Good v. Uniloc Luxembourg, S.A.

Filing 31

ORDER denying 6 Motion to Dismiss for the reasons set out in the Order. The parties are instructed to confer and then contact the Chambers of United States Magistrate Judge F. Keith Ball no later than November 3, 2017, to discuss settlement. Signed by District Judge Daniel P. Jordan III on October 23, 2017. (SP)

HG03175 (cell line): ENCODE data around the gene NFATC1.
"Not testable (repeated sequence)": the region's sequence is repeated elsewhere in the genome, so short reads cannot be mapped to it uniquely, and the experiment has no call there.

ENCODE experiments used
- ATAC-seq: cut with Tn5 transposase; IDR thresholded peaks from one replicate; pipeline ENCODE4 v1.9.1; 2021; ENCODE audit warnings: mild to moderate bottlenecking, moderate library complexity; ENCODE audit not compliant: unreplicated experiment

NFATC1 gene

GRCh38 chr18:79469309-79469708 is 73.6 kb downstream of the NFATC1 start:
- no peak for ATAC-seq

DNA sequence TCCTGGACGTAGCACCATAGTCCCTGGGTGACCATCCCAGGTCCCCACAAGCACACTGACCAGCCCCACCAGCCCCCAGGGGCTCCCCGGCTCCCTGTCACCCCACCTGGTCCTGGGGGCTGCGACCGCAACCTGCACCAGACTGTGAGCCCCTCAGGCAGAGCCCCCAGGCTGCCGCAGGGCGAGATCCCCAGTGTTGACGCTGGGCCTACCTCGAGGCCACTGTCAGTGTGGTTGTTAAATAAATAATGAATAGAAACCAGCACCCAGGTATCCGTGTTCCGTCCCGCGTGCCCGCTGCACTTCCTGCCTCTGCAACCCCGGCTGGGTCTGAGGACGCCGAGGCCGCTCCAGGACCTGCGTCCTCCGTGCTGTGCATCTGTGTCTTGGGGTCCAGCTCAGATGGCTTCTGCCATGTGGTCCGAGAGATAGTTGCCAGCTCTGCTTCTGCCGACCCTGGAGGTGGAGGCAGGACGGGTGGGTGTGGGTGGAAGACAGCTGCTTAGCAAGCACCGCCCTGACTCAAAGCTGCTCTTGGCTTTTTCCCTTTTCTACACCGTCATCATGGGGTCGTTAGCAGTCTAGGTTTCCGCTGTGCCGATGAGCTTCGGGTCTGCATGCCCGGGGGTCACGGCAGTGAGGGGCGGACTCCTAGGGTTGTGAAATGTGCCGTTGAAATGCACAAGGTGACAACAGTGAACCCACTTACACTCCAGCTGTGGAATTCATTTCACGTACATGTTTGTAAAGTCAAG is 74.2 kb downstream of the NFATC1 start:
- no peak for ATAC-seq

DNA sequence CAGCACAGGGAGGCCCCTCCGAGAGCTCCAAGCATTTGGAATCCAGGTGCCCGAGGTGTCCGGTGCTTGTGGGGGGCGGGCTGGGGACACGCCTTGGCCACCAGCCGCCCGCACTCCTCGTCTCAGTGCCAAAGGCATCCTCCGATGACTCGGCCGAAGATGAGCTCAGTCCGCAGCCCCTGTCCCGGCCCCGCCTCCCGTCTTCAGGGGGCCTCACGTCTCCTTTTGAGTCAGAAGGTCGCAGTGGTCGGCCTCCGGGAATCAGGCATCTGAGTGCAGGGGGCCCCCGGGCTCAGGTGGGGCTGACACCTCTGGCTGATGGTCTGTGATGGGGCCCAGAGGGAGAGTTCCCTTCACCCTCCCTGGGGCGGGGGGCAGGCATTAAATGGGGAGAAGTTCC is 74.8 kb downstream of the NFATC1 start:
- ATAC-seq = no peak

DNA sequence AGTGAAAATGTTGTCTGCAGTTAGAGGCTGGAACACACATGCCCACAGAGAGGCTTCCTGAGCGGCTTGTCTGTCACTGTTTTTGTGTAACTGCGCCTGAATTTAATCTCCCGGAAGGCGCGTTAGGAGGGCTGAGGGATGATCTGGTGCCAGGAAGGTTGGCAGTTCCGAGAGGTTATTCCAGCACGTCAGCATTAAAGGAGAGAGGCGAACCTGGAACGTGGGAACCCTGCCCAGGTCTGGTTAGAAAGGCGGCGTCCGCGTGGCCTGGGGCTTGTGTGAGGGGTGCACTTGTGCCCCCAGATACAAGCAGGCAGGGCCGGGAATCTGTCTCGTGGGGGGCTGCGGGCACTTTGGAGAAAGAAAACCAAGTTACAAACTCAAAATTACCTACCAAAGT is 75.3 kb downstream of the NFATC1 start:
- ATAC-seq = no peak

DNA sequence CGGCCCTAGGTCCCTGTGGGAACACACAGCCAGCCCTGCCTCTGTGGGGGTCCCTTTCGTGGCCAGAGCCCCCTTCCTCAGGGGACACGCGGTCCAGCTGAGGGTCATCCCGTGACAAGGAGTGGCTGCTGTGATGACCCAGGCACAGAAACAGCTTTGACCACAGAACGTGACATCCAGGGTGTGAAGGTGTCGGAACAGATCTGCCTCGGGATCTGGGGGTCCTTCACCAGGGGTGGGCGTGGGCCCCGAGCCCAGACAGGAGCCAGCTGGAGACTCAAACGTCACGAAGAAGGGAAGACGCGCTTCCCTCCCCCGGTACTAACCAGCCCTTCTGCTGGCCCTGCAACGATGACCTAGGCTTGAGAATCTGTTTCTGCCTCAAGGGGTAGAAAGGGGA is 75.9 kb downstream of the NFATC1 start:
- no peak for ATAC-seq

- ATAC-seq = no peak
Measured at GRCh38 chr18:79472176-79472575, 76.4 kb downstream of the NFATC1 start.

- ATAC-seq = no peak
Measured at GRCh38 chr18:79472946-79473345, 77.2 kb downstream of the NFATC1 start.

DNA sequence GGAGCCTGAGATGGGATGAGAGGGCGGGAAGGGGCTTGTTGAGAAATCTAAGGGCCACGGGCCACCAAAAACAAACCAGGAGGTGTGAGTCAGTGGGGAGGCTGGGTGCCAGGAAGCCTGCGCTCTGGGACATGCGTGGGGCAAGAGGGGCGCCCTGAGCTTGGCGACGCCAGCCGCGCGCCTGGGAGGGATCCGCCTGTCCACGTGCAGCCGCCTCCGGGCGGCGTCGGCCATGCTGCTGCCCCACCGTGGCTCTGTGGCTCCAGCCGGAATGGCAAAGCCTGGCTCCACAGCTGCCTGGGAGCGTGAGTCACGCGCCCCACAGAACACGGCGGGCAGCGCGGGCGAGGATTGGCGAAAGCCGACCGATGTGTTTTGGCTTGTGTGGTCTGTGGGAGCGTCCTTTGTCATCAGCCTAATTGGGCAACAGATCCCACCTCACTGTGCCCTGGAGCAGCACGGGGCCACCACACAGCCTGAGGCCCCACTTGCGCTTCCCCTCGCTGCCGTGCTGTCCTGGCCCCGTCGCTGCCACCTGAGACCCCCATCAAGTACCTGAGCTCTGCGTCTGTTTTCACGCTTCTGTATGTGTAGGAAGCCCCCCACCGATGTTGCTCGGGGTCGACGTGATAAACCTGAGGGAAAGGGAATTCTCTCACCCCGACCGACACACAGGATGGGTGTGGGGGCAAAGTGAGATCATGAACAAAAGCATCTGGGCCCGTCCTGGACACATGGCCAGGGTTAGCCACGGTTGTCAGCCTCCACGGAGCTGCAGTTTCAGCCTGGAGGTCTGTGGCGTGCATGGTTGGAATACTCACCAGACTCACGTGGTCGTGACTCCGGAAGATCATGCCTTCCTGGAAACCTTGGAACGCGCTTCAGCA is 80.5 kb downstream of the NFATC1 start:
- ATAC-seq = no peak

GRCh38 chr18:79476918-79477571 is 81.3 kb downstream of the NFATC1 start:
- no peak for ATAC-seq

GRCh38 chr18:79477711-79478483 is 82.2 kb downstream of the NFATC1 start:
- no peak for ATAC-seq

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UNITED STATES DISTRICT COURT SOUTHERN DISTRICT OF MISSISSIPPI NORTHERN DIVISION ALEXANDER GOOD PLAINTIFF V. CIVIL ACTION NO. 3:17-CV-215-DPJ-FKB UNILOC LUXEMBOURG, S.A. DEFENDANT ORDER Defendant Uniloc Luxembourg, S.A., seeks an order dismissing Plaintiff Alexander Good’s Complaint [1] saying it fails to state a claim for which relief can be granted. Because the contracts at issue are ambiguous with regards to the clauses raised in Counts I and II, and the feeshifting provision raised in Count III does not violate public policy or other equitable doctrines, the Court denies Uniloc’s Motion to Dismiss [6]. I. Facts and Procedural History This dispute stems from contracts relating to Alexander Good’s departure from Uniloc Luxembourg, S.A. Uniloc hired Good as its Chief Executive Officer in 2012 and agreed to a severance package payable to Good if Uniloc ever terminated him without cause. In early 2014, both parties agreed to terminate Good’s employment through an Employee Employment Separation and Consulting Agreement (“Separation Agreement”) [1-2], in which Good waived his right to receive the severance package pursuant to certain conditions. At the same time, Good and Uniloc entered into a Security Agreement [1-3] to collateralize certain assets in accordance with the Separation Agreement. A few months later, the parties signed a contract entitled “Amendment to the Security Agreement And Employee Employment Separation And Consulting Agreement And Revised Employment Agreement” (“Amendment”) [1-4]. Good complains that Uniloc breached these agreements in three ways: (1) disparaging his performance as CEO; (2) failing to disclose financial information; and (3) failing to pay his attorneys’ fees. Pl.’s Compl. [1] at G-9. As a result, he claims that he is now due the severance package he agreed to waive in the Separation Agreement. Uniloc disagrees and has filed a Motion to Dismiss [6]. The issues have been fully briefed, and the Court has personal and subject-matter jurisdiction. II. Standards In considering a motion under Rule 12(b)(6), the “court accepts ‘all well-pleaded facts as true, viewing them in the light most favorable to the plaintiff.’” Martin K. Eby Constr. Co. v. Dall. Area Rapid Transit, 369 F.3d 464, 467 (5th Cir. 2004) (quoting Jones v. Greninger, 188 F.3d 322, 324 (5th Cir. 1999) (per curiam)). But “the tenet that a court must accept as true all of the allegations contained in a complaint is inapplicable to legal conclusions. Threadbare recitals of the elements of a cause of action, supported by mere conclusory statements, do not suffice.” Ashcroft v. Iqbal, 556 U.S. 662, 678 (2009) (citing Bell Atl. Corp. v. Twombly, 550 U.S. 544, 555 (2007)). To overcome a Rule 12(b)(6) motion, a plaintiff must plead “enough facts to state a claim to relief that is plausible on its face.” Twombly, 550 U.S. at 570. “Factual allegations must be enough to raise a right to relief above the speculative level, on the assumption that all the allegations in the complaint are true (even if doubtful in fact).” Id. at 555 (citations and footnote omitted). In ruling on a Rule 12(b)(6) motion, the Court generally considers “the contents of the pleadings, including attachments thereto.’” Brand Coupon Network, L.L.C. v. Catalina Mktg. Corp., 748 F.3d 631, 635 (5th Cir. 2014) (quoting Collins v. Morgan Stanley Dean Witter, 224 F.3d 496, 498 (5th Cir. 2000)). In this case, that would include the contracts. 2 Interpreting a contract generally is a question of law. Cunningham & Co. v. Consolidated Realty Mgmt., Inc., 803 F.2d 840, 842 (5th Cir. 1986). And when addressing that question, the Court looks first “to the ‘four corners’ of the contract” to determine what it says. Facilities, Inc. v. Rogers-Usry Chevrolet, Inc., 908 So. 2d 107, 111 (Miss. 2005). Only if the contract is unclear or ambiguous can a court go beyond the text to determine the parties’ true intent. Facilities, 908 So. 2d at 111. “[T]he mere fact that the parties disagree about the meaning of a contract does not make the contract ambiguous as a matter of law.” Id. Instead, “[a] contract is ambiguous if it is susceptible to two reasonable interpretations.” Epperson v. SOUTHBank, 93 So. 3d 10, 19 (Miss. 2012) (citation and punctuation omitted). Finally, a breach-of-contract claim is subject to dismissal where the allegations of the complaint fail to show a breach of the unambiguous language of the contract. See New Orleans City v. Ambac Assurance Corp., 815 F.3d 196 (5th Cir. 2016). III. Analysis A. Disparaging Comments Regarding Good’s Performance In Count I of his Complaint, Good says Uniloc breached the Separation Agreement by making disparaging comments about his performance as CEO. He premises the claim on statements Uniloc made about Good in a mostly unrelated case that Uniloc filed against its former attorneys in 2016. See Uniloc Compl. [1-6] ¶ 12. That suit averred that Good took certain actions for “his own benefit and not the benefit of the Company.” Id. Uniloc did not, however, sue Good, and the parties now dispute whether the Separation Agreement prohibited such comments in general or just when made by Uniloc in litigation it brings against Good. All of this turns on subparagraph 2(d) of the Separation Agreement, which states as follows: 3 Good has performed his duties as the Chief Executive Officer under the Revised Employment Agreement and as a member of the Company’s Board of Directors in full compliance with any and all duties of loyalty or any and all duties of care that Good may have to the Company under applicable law, and the Company agrees that except as may be required by applicable law it shall not take any position to the contrary, including without limitation, by alleging any breach by Good of any duty of loyalty or any duty of care that Good may have to the Company under applicable law, in any proceeding or suit against Good by the Company, any of its subsidiaries or affiliates or any board members of stockholders thereof. Separation Agreement [1-2] ¶ 2(d) (emphasis added). According to Uniloc, this provision prevents it from disparaging Good only in lawsuits Uniloc initiates against Good. It gets there by construing the punctuation, saying that the commas around the italicized phrase above make it a non-restrictive clause that may be excised without changing the meaning of the underlined text. See Def.’s Mem. [7] at 14–16 (citing The Chicago Manual of Style ¶¶ 6.22, 6.31 (16th Ed. 2010)). Thus, the contract should be read to say that Uniloc acknowledges Good’s compliance with the duty of loyalty and promises “it shall not take any position to the contrary . . . in any proceeding or suit against Good by the Company, any of its subsidiaries or affiliates or any board members of stockholders thereof.” Separation Agreement [1-2] ¶ 2. Of course Good sees it differently, arguing that Uniloc is trying to re-write the contract by taking out the phrase “including without limitation.” Good thus says that the second underlined phrase dealing with suits by the company against Good is merely an example of prohibited conduct. In other words, Uniloc acknowledges in subparagraph 2(d) that Good violated no duties while serving as CEO and then promises to “not take any position to the contrary, including without limitation,” by suing Good. See Pl.’s Mem. [9] at 11–13. While Uniloc’s grammatical argument may be reasonable, the parties’ comma usage in this and other provisions seems somewhat indiscriminate. Moreover, Good also offers a 4 construction that is sufficiently reasonable to create ambiguity. And when “a contract is ambiguous and uncertain, questions of fact are presented which are to be resolved by the trier of fact.” Am. Legion Ladnier Post No. 42, Inc. v. City of Ocean Spring, 562 So. 2d 103, 105 (Miss. 1990). Uniloc’s motion is denied as to Count I.1 B. Financial-Information-Disclosure Clause Count II likewise alleges breach of contract, but this time the parties dispute whether Good is entitled to the severance benefits under the original employment contract because Uniloc allegedly failed to provide financial information as required in subparagraph 2(d) of the Amendment [1-4]. Neither the Security Agreement nor the Separation Agreement required Uniloc to provide financial information to Good. But the Amendment modified those agreements in certain ways, and the primary dispute as to Count II is whether the financialdisclosure provision became part of the Separation Agreement. In other words, would breaching this new obligation in the Amendment breach the Separation Agreement. About ten months after signing the Separation Agreement and the Security Agreement, the parties signed the Amendment. While Uniloc describes the Amendment as the “Amendment to Security Agreement,” that moniker is misleading. The actual contract is titled: “Amendment to Security Agreement And Employee Employment Separation And Consulting Agreement And Revised Employment Agreement.” Amendment [1-4] at 1. Moreover, the Amendment states in its preamble that it amends both the Security Agreement and the Separation Agreement. See id. 1 Though not the focus of the parties’ briefs, Uniloc also says that Good’s construction would make the provision too broad and would prohibit its officers from fulfilling their duties to the board of directors and others. But the Court cannot say as a matter of law that Good’s construction is overly broad. And while the provision precludes at least certain types of disparagement, it limits that promise when “required by applicable law.” Separation Agreement [1-2] ¶ 2(d). So it should not interfere with the legal duties Uniloc raises. 5 How the Amendment modifies the other agreements is memorialized in two substantive paragraphs—with subparts. Paragraph 1 of the Amendment begins: “[T]he Agreement is amended as follows.” Id. ¶ 1 (emphasis added). The term “Agreement” is defined as the Security Agreement, indicating that paragraph 1 does not amend any provisions of the Separation Agreement. Id. Subparagraphs 1(a) and 1(b) buttress that construction when they specifically cite the paragraphs from the Security Agreement that are being amended. Subparagraph 1(a) starts by stating, “Paragraph 2 of the Agreement is hereby amended and restated as follows.” Id. ¶ 1(a) (emphasis added). Subparagraph 1(b) similarly begins, “Paragraph 3 of the Agreement is hereby amended and restated as follows.” Id. ¶ 1(b) (emphasis added). Both paragraphs then provide substitutes for the original paragraphs 2 and 3 of the Security Agreement. So while those paragraphs arguably implicate the Separation Agreement, they specifically amend two paragraphs from the Security Agreement. The only other changes the Amendment makes are found in paragraph 2, entitled “Miscellaneous.” Unlike paragraph 1 of the Amendment, paragraph 2 does not state that it is limited to the Security Agreement. Id. ¶ 2. And it includes two subparagraphs that are significant here. First, subparagraph 2(d) provides the financial-disclosure requirements Good says Uniloc breached: Shareholder Communications. From the date of this Amendment through the date Obligor pays the Secured Party the Consideration Amount, Obligor will provide the Secured Party with copies of all of Obligor’s shareholder communications as and when provided to Obligor’s shareholders and, at least quarterly, copies of Obligor’s internal financial statements and at least once during each calendar year, Obligor’s audited financial statements (and all notes and qualifications to such audited financial statements) within 15 days following completion of the audited financial statements by Obligor’s independent accountants. 6 Id. ¶ 2(d). Second, paragraph 2(g) states: “Breach. Any breach of this Amendment shall be deemed a breach of the Security Agreement. Any breach of a term or provision of this Amendment which amends the Separation Agreement shall be deemed a breach of the Separation Agreement.” Amendment [1-4] ¶ 2(g). For purposes of Rule 12(b)(6), Uniloc focuses on subparagraph 2(g), arguing that [t]he only provisions in the Amendment to Security Agreement that expressly amended the Separation Agreement are those set forth in Section 1.b., which contains an express reference in subsection (e) stating “For avoidance of doubt the forgoing is, and shall be deemed for all purposes be, a modification of the Employment Agreement and the Separation Agreement.” The Miscellaneous provisions—which contain the language regarding providing financial information—come after that reference to the “forgoing” provisions and thus do not amend the Separation Agreement. Def.’s Mem. [7] at 17 (emphasis added). This construction has at least two potential flaws that suggest ambiguity. First, Uniloc identifies “subsection (e)” of subparagraph 1(b) as the only amendment that “expressly” modifies the Separation Agreement. But subparagraph 2(g) does not use the term “expressly,” and it is not clear whether the miscellaneous provisions in paragraph 2 of the Amendment apply to the Security Agreement, the Separation Agreement, or both. Unlike paragraph 1 of the Amendment, paragraph 2 is silent on this point, though the title, the preamble, and subparagraph 2(g) all say the Separation Agreement is being modified somehow. Second, subsection (e) that Uniloc cites as the only amendment to the Separation Agreement is actually part of the replacement for paragraph 3 of the Security Agreement. So the term “forgoing” in subsection (e) may actually refer to the forgoing provisions of the Security Agreement, without impact on the miscellaneous provisions found in paragraph 2 of the Amendment.2 2 Uniloc is on notice that the Court may ask it to address whether subparagraph 2(g) means that breaching paragraph 1 of the Amendment will not breach the Separation Agreement. 7 Uniloc’s construction is not necessarily unreasonable as a matter of law, but neither is Good’s. Accordingly, the Court finds at the Rule 12(b)(6) stage that the contract is ambiguous. Uniloc’s motion is denied as to Count II. C. Payment of Good’s Legal Fees In Count III, Good says Uniloc breached its contractual duty to pay his legal fees related to this dispute. On January 17 and 30, 2017, Good submitted two invoices for legal fees associated with this case. See Compl. [1] ¶¶ 34–36. He did so pursuant to two provisions in the Separation Agreement. First, paragraph 3(b) states: [I]f Good elects to seek legal counsel for matters pertaining to this Agreement, the Company agrees to reimburse Good for all legal fees and expenses incurred in the prosecution . . . of such claim(s), it being agreed that reimbursement of legal fees and expenses shall occur on a monthly basis or, at the option of Good, shall be paid directly to Good’s attorney’s upon the Company’s receipt of each monthly invoice. Separation Agreement [1-2] ¶ 3(b). Similarly, paragraph 6 states: “In the event Good elects to seek legal counsel for matters pertaining to this Agreement . . . the Company agrees to reimburse Good for all legal fees and expenses incurred in such claim(s).” Id. ¶ 6. Uniloc now urges the Court to void these provisions as substantively unconscionable or contrary to Mississippi public policy. These arguments are unpersuasive. Unconscionability is the “absence of meaningful choice on the part of one of the parties, together with contract terms [that] are unreasonably favorable to the other party.” Cleveland v. Mann, 942 So. 2d 108, 114 (Miss. 2006) (internal citation and quotation marks omitted). Unconscionability comes in two forms, procedural and substantive. E. Ford, Inc. v. Taylor, 826 So. 2d 709, 714 (Miss. 2002). Uniloc correctly limits its Rule 12(b)(6) motion to substantive unconscionability, which the Mississippi Supreme Court defines as follows: 8 Under substantive unconscionability, we look within the four corners of an agreement in order to discover any abuses relating to the specific terms which violate the expectations of, or cause gross disparity between, the contracting parties. Substantive unconscionability is proven by oppressive contract terms such that there is a one-sided agreement whereby one party is deprived of all the benefits of the agreement or left without a remedy for another party’s nonperformance or breach. Covenant Health & Rehab. of Picayune, LP v. Estate of Moulds ex rel. Braddock, 14 So. 3d 695, 699–700 (Miss. 2009) (citation and quotation marks omitted). Some cases have also said that substantive unconscionablility exists when the “terms bear no reasonable relationship to business risks assumed by the parties.” MS Credit Ctr., Inc. v. Horton, 926 So. 2d 167, 177 (Miss. 2006). Uniloc says the fee arrangement is unconscionable in part because only Good is entitled to recover fees. But a similar issue arose in H.A.S. Electrical Contractors, Inc., v. Hemphill Construction Co., Inc., where the party ordered to pay attorney’s fees in a contract dispute argued that the provision was unconscionable because it was similarly one sided. No. 2015-CA00596-SCT, 2017 WL 4546761, at *9 (Miss. Oct. 12, 2017). The Mississippi Supreme Court rejected the argument, noting, “[W]e have upheld one-sided provisions like this one.” Id. While the Mississippi Supreme Court acknowledged that one-sided terms can be unconscionable when found in contracts of adhesion, the H.A.S. contract was “between two businesses.” Id. Finally, the court stated, “As we have held, to enforce a contract ‘without enforcing the clause addressing attorney fees would be contrary to the law.’” Id. (quoting Theobald v. Nosser, 752 So. 2d 1036, 1042 (Miss. 1999)). Like the appellant in H.A.S., Uniloc cites cases involving contracts of adhesion. See Def.’s Mem. [7] at 20−21; see, e.g., Weidman v. Tomaselli, 365 N.Y.S.2d 681 (N.Y. County Ct. 1975). But this was not such a contract. Uniloc is a business, and according to the Complaint, 9 Uniloc was represented by counsel during the negotiations over the Separation Agreement. See Compl. [1] ¶ 15. Uniloc also says the fee provisions are unconscionable because they are not limited to reasonable fees, thus forcing Uniloc to write a blank check for a suit against itself regardless of the merit or the reasonableness of the fees Good incurs. Def.’s Mem. [7] at 19–21. It later puts a different spin on the same idea, saying that Good’s severance waiver was illusory because he could void the contract by commencing meritless litigation against Uniloc while forcing Uniloc to foot the bill. Def.’s Reply [12] at 5. Uniloc is factually correct that the Separation Agreement allows fees even if Good does not prevail, and there is no stated reasonableness requirement. See Separation Agreement [1-2] ¶¶ 3(b), 6. But, as noted in Covenant Health & Rehab. of Picayune, LP, the “law of Mississippi imposes an obligation of good faith and fundamental fairness in the performance of every contract . . .” 14 So. 3d at 700 (citation omitted). Along these same lines, courts “generally will infer a reasonableness requirement in all contractual fee provisions as a matter of public policy,” even when the contract contains no such provision. Spirtas Co. v. Ins. Co. of the State of Pa., 555 F.3d 647, 653 (8th Cir. 2009). The Fifth Circuit faced a somewhat similar issue in Frew v. Traylor, where class-action plaintiffs obtained a favorable decree under 42 U.S.C. § 1988. 688 F. App’x 249 (5th Cir. 2017), as revised (Apr. 28, 2017). The decree contemplated future legal issues, and the parties entered an agreed order proving that the “Plaintiffs [were] entitled to recover attorney’s fees, costs and expenses related to their counsel’s work on this case.” Id. Some years later, the plaintiffs lost a disputed motion but were nevertheless awarded fees. Id. at 253. Significantly, the district court “rejected Defendants[’] request to analyze the reasonableness of the fees based on the degree of 10 Plaintiffs’ success, finding that because the basis of the fees was the agreed-upon Corrective Action Order and 2007 Fee Order, the ‘success or failure of the work’ did not ‘determine [ ] payment in this instance.’” Id. The Fifth Circuit reversed, “conclud[ing] that even if the 2007 Fee Order entitles Plaintiffs to attorneys’ fees throughout this litigation, it does not exempt the requested fees from the judicial scrutiny for reasonableness that typically applies to prevailing party fee requests.” Id. at 257 The Frew decision is admittedly a bit different because the plaintiffs there had already obtained a favorable decree. See id. at 254–55. Moreover, the defendants did not argue unconscionability. But the court did examine the issue from a contractual standpoint. Id. at 257–58. And it found support in a treatise on attorneys’ fees that noted: “When an award of attorneys’s [sic] fees is authorized by contract, the fee awarded must be reasonable even in the absence of a provision requiring that the fee be reasonable.” Id. at 258 (quoting Robert L. Rossi, Attorneys’ Fees § 9:36 (2016)); see also id. (citing Spirtas Co., 555 F.3d at 653). Good cites Frew for this point, apparently acknowledging that the fees must be reasonable. And at this threshold stage, Frew at least supports the notion that the fee provision should not be voided for lack of a specific reasonableness clause.3 3 Good’s reliance on Frew may become more complicated in the near future. On August 8, 2017, Good filed a motion for preliminary injunction asserting that Uniloc should immediately begin paying his fees. See Pl.’s Mot. [13]. That motion was only recently briefed, but in his memorandum of law, Good again relies on Frew, arguing that “reasonableness can be inferred.” Pl.’s Mem. [14] at 16. Assuming he is correct, Good may not fully embrace the Frew holding, which also states that “courts often engage in full reasonableness review, which includes considering the result obtained as one factor, even for attorney fee awards provided by contract.” Frew, 688 F. App’x at 258. At some point, the Court will need clarification on Frew and whether it means that reasonableness cannot be fully determined until plaintiff has shown some success. 11 More generally, the terms of the fee arrangement favor Good, but Uniloc has not shown as a matter of law that it was “deprived of all the benefits of the agreement or left without a remedy for [Good’s] nonperformance or breach.” Covenant Health & Rehab. of Picayune, LP, 14 So. 3d at 700. Nor has Uniloc shown as a matter of law that the “terms bear no reasonable relationship to business risks assumed by the parties.” MS Credit Ctr., Inc., 926 So. 2d at 177. As long as Uniloc performed, Good would waive his sizable severance benefits. And if Good breached the agreement, then Uniloc was free to initiate suit, even if it might be forced to pay Good’s fees. Turning to public policy, Uniloc starts on familiar ground, arguing that under Mississippi Rule of Professional Conduct 1.5, fees must be reasonable. But again, reasonableness may be inferred. Frew, 688 F. App’x at 258. Uniloc then says the contract, though not technically champertous, raises similar improper motives to pursue litigation. See Def.’s Reply [12] at 6. But given the discussion above regarding reasonableness and the duty of good faith and fair dealing, the argument is not sufficient to void the contract under Rule 12(b)(6). Finally, Uniloc notes that other states have adopted statutes generally allowing a prevailing party to receive fees even if the other party is listed in the contract as being entitled to fees. See Def.’s Mem. [7] at 23−24 (citing Cal. Civ. Code § 1717; Wash. Rev. Code Ann. § 4.84.330; Fla. Stat. Ann. § 57.105; Utah Code Ann. § 78B-5-826). Mississippi has not adopted a similar statute, and it is not apparent that these statutes establish Mississippi public policy against the fee provision in this case. The only remaining dispute as to Count III is whether the bills that have been previously submitted are sufficiently linked to this suit. As quoted above, paragraph 3(b) says the fees must relate to the “prosecution” of claims against Uniloc. Separation Agreement [1-2] ¶ 3(b). 12 Paragraph 6 allows fees for “legal counsel for matters pertaining to this Agreement.” Id. ¶ 6. But it also limits these fees to “expenses incurred in such claim[s].” Id. Accordingly, to the extent that the fees relate to these claims or this prosecution, they fall within the scope of paragraphs 3(b) and 6, which presents another question of fact. Viewing the Complaint in the light most favorable to Good under Rule 12(b)(6), the Court concludes at the pleading stage that the fees are related to those allowed by contract. While the facts may eventually prove otherwise, this is not a basis for dismissal. For all these reasons, Uniloc’s motion is denied as to Count III. III. Conclusion The Court has considered all of the parties’ arguments. Those not specifically addressed would not have changed the outcome. For the reasons given, Uniloc’s Motion to Dismiss [6] is denied. Given these rulings, Good’s pending Motion for Preliminary Injunction, and the other issues identified herein, the Court believes the parties should again discuss settlement before incurring any additional fees and expenses. Accordingly, the parties are instructed to confer and then contact the Chambers of United States Magistrate Judge F. Keith Ball no later than November 3, 2017, to discuss this issue. SO ORDERED AND ADJUDGED this the 23rd day of October, 2017. s/ Daniel P. Jordan III UNITED STATES DISTRICT JUDGE 13